The Story of A Canned Pea

In Dr. Ruben’s Book “Everything You Wanted to Know About Food,” I enjoyed his story of The Canned Pea and I wanted to share it with you. The “life of a pea” was studied from the farmer’s field to the American dinner table. After the pea arrives at the factory:

  • 30% of the nutrients are lost during the cooking and canning process.
  • 25% of the nutrients are lost in the sterilization process.
  • 27% of the nutrients float away in discarded fluids.
  • 12% of the nutrients are lost while cooking the peas at home.

What you end up with is a “little round, green disaster” that has lost 94% of its nutrients.

Enjoy these recipes using fresh or frozen peas and you can’t go wrong.

Not So Mushy Peas

  • 1 packed cup flat leaf parsley
  • 1 packed cup fresh mint
  • 3 cups freshly shelled peas or frozen and defrosted organic peas, patted dry
  • 1 tablespoon extra virgin olive oil (EVOO)
  • 2 large shallots, finely chopped
  • 2 cups chicken stock
  • Freshly ground black pepper

Put the parsley and mint in a food processor and pulse to finely chop, then scrape into a bowl and set aside. Return the base to the processor; do not rinse the base. Add the peas and pulse until very finely chopped.

In a medium size saucepan, heat 1 tablespoon of EVOO, a turn of the pan, and the remaining butter over medium heat. Add the shallots and sauté for 5 minutes, then add the stock and peas and bring to a bubble over medium-high heat. Cook the fresh peas for about 10 minutes, or about 6-7 minutes if using frozen defrosted peas. When most of the liquid has evaporated, season with salt and pepper, to taste, and stir in the herbs. Remove from the heat.

Risotto with Peas

 

  •  1½ cups arborio rice
  • 1 qt chicken stock
  • ½ cup white wine
  • 1 medium shallot or ½ small onion, chopped (about ½ cup)
  • 3 Tbsp unsalted butter
  • 1 Tbsp vegetable oil
  • 1 cup frozen peas, thawed
  • ¼ cup grated Parmesan cheese
  • 2 Tbsp chopped Italian parsley
  • Kosher salt, to taste

1. Heat the stock to a simmer in a medium saucepan, then lower the heat so that the stock just stays hot.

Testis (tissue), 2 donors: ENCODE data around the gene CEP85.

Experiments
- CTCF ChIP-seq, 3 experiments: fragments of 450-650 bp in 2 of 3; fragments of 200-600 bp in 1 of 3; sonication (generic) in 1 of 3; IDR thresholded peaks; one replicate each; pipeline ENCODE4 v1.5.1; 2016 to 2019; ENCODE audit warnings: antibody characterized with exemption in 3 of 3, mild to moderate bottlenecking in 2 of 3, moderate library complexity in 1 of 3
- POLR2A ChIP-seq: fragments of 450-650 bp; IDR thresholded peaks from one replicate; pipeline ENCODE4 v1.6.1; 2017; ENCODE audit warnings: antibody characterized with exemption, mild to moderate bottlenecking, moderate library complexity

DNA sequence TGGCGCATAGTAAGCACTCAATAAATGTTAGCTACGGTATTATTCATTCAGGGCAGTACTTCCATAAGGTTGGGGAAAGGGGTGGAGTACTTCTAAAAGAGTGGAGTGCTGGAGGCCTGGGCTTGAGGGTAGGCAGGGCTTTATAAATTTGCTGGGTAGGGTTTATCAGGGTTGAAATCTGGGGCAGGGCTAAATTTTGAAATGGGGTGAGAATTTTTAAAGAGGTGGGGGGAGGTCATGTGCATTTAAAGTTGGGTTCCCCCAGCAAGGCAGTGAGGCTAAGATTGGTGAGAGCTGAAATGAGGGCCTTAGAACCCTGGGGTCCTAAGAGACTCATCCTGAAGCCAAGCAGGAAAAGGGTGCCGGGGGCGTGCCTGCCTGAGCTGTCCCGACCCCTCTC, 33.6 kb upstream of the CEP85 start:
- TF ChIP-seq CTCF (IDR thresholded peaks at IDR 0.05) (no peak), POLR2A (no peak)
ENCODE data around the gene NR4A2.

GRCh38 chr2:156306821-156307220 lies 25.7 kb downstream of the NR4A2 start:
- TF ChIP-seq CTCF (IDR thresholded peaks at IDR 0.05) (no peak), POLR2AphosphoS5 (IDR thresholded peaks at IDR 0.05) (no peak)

2. In a large, heavy-bottomed saucepan, heat the oil and 1 Tbsp of the butter over medium heat. When the butter has melted, add the chopped shallot or onion. Sauté for 2-3 minutes or until it is slightly translucent.

 3. Add the rice to the pot and stir it briskly with a wooden spoon so that the grains are coated with the oil and melted butter. Sauté for another minute or so, until there is a slightly nutty aroma. But don’t let the rice turn brown.
 
 4. Add the wine and cook while stirring, until the liquid is fully absorbed.
 
 5. Add a ladle of hot chicken stock to the rice and stir until the liquid is fully absorbed. When the rice appears almost dry, add another ladle of stock and repeat the process.

Note: It’s important to stir constantly, especially while the hot stock gets absorbed, to prevent scorching, and add the next ladle as soon as the rice is almost dry.

 6. Continue adding ladles of hot stock and stirring the rice while the liquid is absorbed. As it cooks, you’ll see that the rice will take on a creamy consistency as it begins to release its natural starches.
 
 7. Continue adding stock, a ladle at a time, for 20-30 minutes or until the grains are tender but still firm to the bite, without being crunchy. If you run out of stock and the risotto still isn’t done, you can finish the cooking using hot water. Just add the water as you did with the stock, a ladle at a time, stirring while it’s absorbed.
 
 8. Stir in the peas,  the remaining 2 Tbsp butter, the parmesan cheese and the parsley, and season to taste with Kosher salt.
 
 9. Risotto turns glutinous if held for too long, you should serve it right away. A properly cooked risotto should form a soft, creamy mound on a dinner plate. It shouldn’t run across the plate, nor should it be stiff or gluey.
 
If you missed my first post today Eat Frozen, Not Canned click the title to link back. 

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